Two seconds. The blink of an eye. A sip of tea. The length of time it takes for another person to be forcibly driven from their home.
A staggering 70.8 million people worldwide are currently displaced, according to the United Nations High Commissioner for Refugees (UNHCR). This is the highest total since World War II. And more than half are children.
Curtin business graduate Vesna Samreth knows what it’s like to be a child refugee.
Her family were forced to flee their home in Cambodia during Pol Pot’s Khmer Rouge-led genocide in the late 1970s.
Escaping to Thailand, the family lived in a refugee camp for more than five years.
Samreth was three months old when her family received the remarkable news they were headed to a new home in Western Australia.
“My first memories are of living in the Swanbourne army barracks near Cottesloe beach,” she remembers.
“Everything was new and strange and my parents thought the food was terrible!”
The family of eight was eventually provided with state housing, in Kensington, Perth.
Samreth is grateful to the community who welcomed her displaced family.
“I don’t take anything for granted,” she says. “I know I was very lucky to be among the one per cent of refugees resettled in a third country.”
As a child, she was viscerally aware of her refugee status.
“My sisters and I were the only Asian kids in our primary school, born in another country, that could speak another language,” she recalls.
“We stood out like sore thumbs. But that made us try hard to fit in and excel at sports and be ‘Australian’ very fast.
“I couldn’t speak English on my first day of Year 1, but by Year 2, I was fluent.”
Keen to find work in their new home, Samreth’s parents mastered the English language, spending every spare hour studying and listening to audio tapes.
Inspired by her hard-working, entrepreneurial mother, she enrolled in a business course at Curtin.
“I really enjoyed the diverse environment at Curtin and learning and studying with people from all over the world,” she says.
“It really prepared me for my current career overseas.”
Uniting passion with purpose
Since graduating from Curtin with a Bachelor of Commerce, the management and marketing grad has worked in multiple marketing roles interstate and overseas. But it is her role today for the UNHCR that she describes as a ‘dream job’ – a perfect blend of her digital skills and humanitarian drive.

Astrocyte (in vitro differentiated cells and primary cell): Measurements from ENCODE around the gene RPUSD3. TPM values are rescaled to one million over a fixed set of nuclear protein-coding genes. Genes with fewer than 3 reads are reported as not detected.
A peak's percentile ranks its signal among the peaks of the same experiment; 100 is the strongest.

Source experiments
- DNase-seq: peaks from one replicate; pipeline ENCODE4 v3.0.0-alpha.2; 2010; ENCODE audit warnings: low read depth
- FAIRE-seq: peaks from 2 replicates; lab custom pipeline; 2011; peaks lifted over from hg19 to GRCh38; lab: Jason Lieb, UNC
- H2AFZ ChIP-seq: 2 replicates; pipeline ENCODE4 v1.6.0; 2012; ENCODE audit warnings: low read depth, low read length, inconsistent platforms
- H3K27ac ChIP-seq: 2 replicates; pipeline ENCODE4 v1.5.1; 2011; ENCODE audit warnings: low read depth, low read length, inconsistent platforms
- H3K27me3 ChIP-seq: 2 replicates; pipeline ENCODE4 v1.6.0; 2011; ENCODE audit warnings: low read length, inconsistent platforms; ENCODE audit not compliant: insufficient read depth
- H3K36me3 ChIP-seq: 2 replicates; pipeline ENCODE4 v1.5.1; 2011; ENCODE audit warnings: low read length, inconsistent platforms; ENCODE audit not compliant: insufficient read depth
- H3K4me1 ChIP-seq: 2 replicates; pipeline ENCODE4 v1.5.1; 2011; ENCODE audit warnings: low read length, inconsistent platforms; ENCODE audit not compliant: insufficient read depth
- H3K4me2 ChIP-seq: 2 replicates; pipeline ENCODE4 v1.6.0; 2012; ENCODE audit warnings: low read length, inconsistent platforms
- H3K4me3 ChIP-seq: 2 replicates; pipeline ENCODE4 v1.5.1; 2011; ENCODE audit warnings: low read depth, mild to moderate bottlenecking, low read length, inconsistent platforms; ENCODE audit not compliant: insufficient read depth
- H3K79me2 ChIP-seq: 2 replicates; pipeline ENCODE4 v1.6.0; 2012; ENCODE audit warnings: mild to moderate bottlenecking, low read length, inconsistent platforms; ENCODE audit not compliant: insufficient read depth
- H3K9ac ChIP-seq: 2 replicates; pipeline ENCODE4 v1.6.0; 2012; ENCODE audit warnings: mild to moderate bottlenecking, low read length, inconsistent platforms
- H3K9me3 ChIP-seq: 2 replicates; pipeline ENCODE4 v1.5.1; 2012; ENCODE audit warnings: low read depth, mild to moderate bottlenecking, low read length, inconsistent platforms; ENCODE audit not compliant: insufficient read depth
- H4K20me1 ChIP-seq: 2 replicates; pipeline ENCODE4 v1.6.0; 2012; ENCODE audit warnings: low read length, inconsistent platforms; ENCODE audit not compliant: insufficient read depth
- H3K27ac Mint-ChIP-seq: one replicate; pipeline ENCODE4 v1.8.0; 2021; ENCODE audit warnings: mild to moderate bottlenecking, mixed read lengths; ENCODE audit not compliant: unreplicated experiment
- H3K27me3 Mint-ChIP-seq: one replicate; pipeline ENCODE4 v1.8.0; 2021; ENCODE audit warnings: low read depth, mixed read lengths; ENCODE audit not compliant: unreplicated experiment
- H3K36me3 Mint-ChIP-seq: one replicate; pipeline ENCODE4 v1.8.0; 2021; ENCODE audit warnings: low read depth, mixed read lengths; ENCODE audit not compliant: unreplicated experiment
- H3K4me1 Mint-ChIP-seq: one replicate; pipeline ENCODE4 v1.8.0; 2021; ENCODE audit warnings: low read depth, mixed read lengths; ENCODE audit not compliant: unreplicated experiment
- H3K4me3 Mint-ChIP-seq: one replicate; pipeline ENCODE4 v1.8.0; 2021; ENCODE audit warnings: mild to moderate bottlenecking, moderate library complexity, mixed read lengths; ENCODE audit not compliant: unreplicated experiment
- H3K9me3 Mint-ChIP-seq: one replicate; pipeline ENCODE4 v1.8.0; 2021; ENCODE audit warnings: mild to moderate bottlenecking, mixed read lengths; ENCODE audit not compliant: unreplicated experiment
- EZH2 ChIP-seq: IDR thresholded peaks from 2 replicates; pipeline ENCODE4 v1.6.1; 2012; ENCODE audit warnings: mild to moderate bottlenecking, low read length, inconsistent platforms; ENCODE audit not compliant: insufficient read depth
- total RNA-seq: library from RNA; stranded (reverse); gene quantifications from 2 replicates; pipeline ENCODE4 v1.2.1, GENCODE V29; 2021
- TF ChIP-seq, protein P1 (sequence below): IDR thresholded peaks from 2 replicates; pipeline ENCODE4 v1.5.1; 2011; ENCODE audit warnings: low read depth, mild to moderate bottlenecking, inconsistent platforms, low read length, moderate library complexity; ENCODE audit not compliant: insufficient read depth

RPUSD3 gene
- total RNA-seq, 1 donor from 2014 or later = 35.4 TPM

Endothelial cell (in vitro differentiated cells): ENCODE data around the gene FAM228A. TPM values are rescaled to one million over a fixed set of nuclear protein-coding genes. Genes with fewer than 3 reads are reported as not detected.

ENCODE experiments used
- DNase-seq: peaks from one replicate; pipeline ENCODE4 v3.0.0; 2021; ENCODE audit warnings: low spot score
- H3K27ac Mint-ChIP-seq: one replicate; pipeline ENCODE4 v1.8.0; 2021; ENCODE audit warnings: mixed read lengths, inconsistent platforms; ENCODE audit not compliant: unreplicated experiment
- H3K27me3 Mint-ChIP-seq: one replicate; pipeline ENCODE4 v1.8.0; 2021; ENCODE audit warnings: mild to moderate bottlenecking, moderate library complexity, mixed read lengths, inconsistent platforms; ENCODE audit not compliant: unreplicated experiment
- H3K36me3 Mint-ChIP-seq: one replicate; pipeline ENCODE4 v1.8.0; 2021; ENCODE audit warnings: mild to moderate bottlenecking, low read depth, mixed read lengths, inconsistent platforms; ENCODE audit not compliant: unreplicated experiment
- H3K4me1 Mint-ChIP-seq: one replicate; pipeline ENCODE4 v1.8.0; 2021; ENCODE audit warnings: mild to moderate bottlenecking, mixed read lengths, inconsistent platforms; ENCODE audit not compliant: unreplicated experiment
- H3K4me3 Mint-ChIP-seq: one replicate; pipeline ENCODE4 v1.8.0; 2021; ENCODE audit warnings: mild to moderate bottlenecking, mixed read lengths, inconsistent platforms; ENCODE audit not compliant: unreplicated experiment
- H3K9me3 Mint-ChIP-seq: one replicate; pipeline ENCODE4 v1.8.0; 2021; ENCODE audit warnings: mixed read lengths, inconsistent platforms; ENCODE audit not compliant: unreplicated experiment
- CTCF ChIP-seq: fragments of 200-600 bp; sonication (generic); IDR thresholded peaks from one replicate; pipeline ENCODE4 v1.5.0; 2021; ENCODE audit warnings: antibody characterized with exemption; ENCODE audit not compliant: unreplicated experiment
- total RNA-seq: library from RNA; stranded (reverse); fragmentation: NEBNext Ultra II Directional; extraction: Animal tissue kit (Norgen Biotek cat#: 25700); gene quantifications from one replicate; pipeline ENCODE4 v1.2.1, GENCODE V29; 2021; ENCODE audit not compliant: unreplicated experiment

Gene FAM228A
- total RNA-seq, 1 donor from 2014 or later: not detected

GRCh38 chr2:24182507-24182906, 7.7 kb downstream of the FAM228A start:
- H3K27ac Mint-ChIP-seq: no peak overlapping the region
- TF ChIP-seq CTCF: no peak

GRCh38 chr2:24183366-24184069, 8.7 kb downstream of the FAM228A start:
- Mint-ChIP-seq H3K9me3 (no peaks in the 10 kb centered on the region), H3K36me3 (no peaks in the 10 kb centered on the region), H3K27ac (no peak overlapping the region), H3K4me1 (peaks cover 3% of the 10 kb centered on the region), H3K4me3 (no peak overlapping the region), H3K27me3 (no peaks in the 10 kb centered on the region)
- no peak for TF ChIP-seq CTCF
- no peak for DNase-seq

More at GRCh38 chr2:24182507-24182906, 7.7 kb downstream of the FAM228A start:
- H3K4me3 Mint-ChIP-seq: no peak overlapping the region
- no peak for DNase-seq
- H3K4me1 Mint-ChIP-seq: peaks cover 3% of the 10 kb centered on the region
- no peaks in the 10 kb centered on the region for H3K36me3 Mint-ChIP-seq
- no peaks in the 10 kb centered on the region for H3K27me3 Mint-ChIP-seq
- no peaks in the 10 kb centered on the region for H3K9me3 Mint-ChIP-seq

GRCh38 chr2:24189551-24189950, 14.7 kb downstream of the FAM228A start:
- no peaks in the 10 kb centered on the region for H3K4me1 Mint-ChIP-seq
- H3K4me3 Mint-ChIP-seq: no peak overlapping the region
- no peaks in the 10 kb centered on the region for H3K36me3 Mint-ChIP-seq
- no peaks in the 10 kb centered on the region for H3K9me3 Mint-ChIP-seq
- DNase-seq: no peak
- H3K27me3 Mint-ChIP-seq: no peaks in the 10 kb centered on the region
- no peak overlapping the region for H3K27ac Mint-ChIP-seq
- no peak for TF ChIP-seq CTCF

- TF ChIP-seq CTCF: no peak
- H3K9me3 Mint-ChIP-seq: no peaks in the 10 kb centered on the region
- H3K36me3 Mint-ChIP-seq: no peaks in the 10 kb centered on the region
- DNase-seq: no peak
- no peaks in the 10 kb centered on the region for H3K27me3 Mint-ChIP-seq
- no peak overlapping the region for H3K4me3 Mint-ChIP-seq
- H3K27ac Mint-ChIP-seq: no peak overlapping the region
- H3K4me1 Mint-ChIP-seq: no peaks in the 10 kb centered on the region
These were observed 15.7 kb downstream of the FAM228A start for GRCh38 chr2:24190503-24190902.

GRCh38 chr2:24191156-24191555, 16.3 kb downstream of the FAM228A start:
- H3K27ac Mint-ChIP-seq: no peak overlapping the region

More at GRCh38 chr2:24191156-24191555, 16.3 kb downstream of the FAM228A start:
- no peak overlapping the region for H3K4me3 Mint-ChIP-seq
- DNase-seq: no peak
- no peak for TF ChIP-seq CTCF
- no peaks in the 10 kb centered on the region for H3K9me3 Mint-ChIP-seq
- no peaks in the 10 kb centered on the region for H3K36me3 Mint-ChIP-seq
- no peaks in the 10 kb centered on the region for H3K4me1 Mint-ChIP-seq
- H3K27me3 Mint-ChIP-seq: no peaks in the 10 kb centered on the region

“I’m the Associate Officer (Digital) for the UNHCR regional office in Bangkok,” Samreth smiles.
“It’s been incredible to work in the country I was born in – and with the organisation that helped my family.”
As a UNHCR officer, Samreth travels globally, collaborating with international colleagues, but also confronting the harrowing refugee reality her own family faced.
In 2018, she travelled to Lebanon to meet with a Syrian refugee family.
“I went with the Middle East Regional team,” she says. “We met a family of two parents and five children aged between two and twelve, and the grandma all living in one room.
“It was very cold and they had no heating. The children had no school to go to or toys to play with.
“They just had each other. It was all too real. You don’t choose to be in that situation, unless it’s life or death.”
Samreth learned that the family survived on just $3 per person per day but most of the money went to the grandmother’s treatment for cancer.
“It was very hard for me not to cry,” she says. “My mother, my hero, passed away in Perth from cancer last year. I can’t imagine how we would have coped if my mum had got cancer in the conditions this family was living in.”
It was Samreth’s mother who saved to take her six children to visit Cambodia and Thailand when the humanitarian worker was eighteen.
“It was my mum’s dream to take us all to visit our grandfather before he passed,” she recalls. “It was an amazing experience travelling all over the country with my family and seeing the village that my mum grew up in. I even saw the tiny dirt hut where my older siblings were born.”
But it was not until she returned to Cambodia as an Australian Youth Ambassador in 2012 that Samreth discovered the extent of the struggles her family had faced.
“Growing up, I never heard about the conflict we fled in Cambodia – it was too traumatic for my parents and brothers to speak about,” she says.
“But working in Cambodia, I learned more about how my parents and brothers escaped.
“I finally understood what a traumatic time it was for them and their fears about me going to live and work in a country they fled from.”
This life-changing experience inspired the Curtin grad to pursue work in the humanitarian field.
Samreth initially worked for ‘Australia for UNHCR’ in Sydney before relocating to Thailand. The Australian not-for-profit raises awareness and funds to support UNHCR’s global emergency response to refugee and humanitarian crises.
“I had an amazing time working in the Australian office on huge campaigns for a cause that I truly believed in – empowering and protecting refugees,” she recalls with pride.
“No one wants to leave their home. It’s simply about wanting to survive – and live.”
June 20 is World Refugee Day. Find out how you can support refugee families like Samreth’s at unrefugees.org.au.
Name: Vesna Samreth
Role: Associate Officer (Digital) at UNHCR, Bangkok
Studied: Bachelor of Commerce (Management and Marketing)